dontravis.com blog post #317
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Pure nonsense this week.
SHARK’S TOOTH WILSON
By Don Travis
My real name’s Bobby—well, Robert, actually—but everyone in high school called me Shark’s Tooth ever since our Algebra teacher, Mr. Langston, said I was as sharp as a shark’s tooth in class one day. Before I knew it, everyone in my world except my parents and this girl named Becky called me that. Guess I’m lucky he didn’t say sharp as a tack or else I’d be known as Tacky. Praise the Lord for small miracles.
But back to that one girl who still called me Bobby, the one known behind her back as Boxy Becky. To be honest, that sort of described her, but as a victim, myself, I tried not to think of her in those terms… as difficult as that was. My closest friends—my buds—who’d shortened my unwelcome nickname down to Sharky, claimed she was sweet on me, but all that did was put a twist in my shorts. Why couldn’t some of the other girls… the babes… be sweet on me, instead of Boxy Becky?
I managed to keep my distance from Becky—although I was always polite to her—until just before the winter prom my junior year. She caught me in the hallway and let me know she didn’t have a date for the dance. I felt my cheeks burn as I said I didn’t either and then rushed off to English class.
The prom was neat, and I managed to dance with just about all the girls, but I was constantly aware of Becky standing off in the corner with a couple of other girls the football jocks unkindly labeled as cows. Being sort of soft-hearted, I occasionally asked one of them for a dance, including Becky. By this time, she wasn’t carrying as much weight, so her old sobriquet wasn’t quite so appropriate. Still… a habit’s a habit, and she was still Boxy just as I was still Shark’s Tooth.
Somehow, I ended up with her for the last dance of the night. Finally noticing that she had pretty good moves, must have flustered me, because when she asked what I was doing after the dance, I blurted out that me’n some of the guys had plans.
“Do they include girls?”
My cheeks heated up again. That only seemed to happen around Becky. “Not… not that I know of.”
“I don’t believe it,” she retorted.
“Look, Boxy, I---”
Even in the subdued lighting of the ballroom, her eyes flashed. She puffed up like a tire on an air hose.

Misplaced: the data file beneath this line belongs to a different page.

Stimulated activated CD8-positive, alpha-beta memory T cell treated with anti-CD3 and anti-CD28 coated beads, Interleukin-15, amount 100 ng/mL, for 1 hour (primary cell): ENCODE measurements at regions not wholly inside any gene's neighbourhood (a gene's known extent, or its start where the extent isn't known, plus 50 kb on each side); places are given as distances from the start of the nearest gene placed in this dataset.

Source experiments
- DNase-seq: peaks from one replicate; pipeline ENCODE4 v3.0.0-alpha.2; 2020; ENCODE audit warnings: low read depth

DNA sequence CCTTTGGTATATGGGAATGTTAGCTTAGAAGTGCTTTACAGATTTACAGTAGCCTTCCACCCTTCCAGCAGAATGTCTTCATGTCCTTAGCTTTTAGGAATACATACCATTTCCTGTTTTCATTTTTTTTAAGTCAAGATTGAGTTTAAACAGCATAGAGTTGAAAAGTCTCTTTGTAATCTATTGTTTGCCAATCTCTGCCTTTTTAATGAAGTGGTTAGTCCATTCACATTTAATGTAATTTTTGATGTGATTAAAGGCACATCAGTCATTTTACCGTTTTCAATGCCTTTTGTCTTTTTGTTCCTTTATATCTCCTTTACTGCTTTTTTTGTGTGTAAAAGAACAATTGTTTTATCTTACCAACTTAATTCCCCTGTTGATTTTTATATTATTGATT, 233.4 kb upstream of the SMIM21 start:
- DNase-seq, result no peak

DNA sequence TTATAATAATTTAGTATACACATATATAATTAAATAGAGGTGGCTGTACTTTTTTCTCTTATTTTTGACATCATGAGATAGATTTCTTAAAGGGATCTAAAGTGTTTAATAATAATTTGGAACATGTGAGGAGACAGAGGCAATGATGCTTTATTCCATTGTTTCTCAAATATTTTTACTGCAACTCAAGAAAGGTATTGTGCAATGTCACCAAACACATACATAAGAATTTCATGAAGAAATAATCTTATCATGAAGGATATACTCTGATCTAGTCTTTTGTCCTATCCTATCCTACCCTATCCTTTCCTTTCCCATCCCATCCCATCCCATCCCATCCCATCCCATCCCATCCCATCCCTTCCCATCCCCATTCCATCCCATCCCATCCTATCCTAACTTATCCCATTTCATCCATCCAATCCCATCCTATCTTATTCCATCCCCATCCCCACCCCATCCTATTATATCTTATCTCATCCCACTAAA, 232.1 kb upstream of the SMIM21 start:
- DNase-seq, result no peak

“S-sorry, Becky. I just….”
I was talking to thin air. She stalked toward the exit, the sway of her broad beam expressing righteous indignation. She didn’t speak to me again that term.
Over the course of the summer, I managed to swallow the shame of my indiscretion with Becky. In fact, between my temporary construction job and hanging with the guys, I forgot about it completely. But as opening day at school grew closer, I found myself composing apologies for my careless mouth.
First day eventually arrived and proved a busy one. Getting classes squared away and talking to old friends you somehow hadn’t seen for three months, turned it into a zoo.
Finally, I heard a familiar voice speaking to someone behind me. I whirled and butted into the conversation.
My voice died in a constricted throat. Chill bumps played down my back. Despite myself, my eyebrows shot up. The girl who stood before me was Becky all right, but she was another Becky. Her face was still broad, but it had shape, definition, from violet eyes to cupid’s-bow lips. Her frame displayed curves that weren’t there before. I swallowed hard and tried again.
“B-Becky, it’s good to see you.
She smiled broadly, said “Hello, Shark’s Tooth, and swayed provocatively away, chatting and laughing with her companions.
Life catches up with you, doesn’t it? I’m sure we can all recall something similar to this when we were growing up. Hope you enjoyed the reading.
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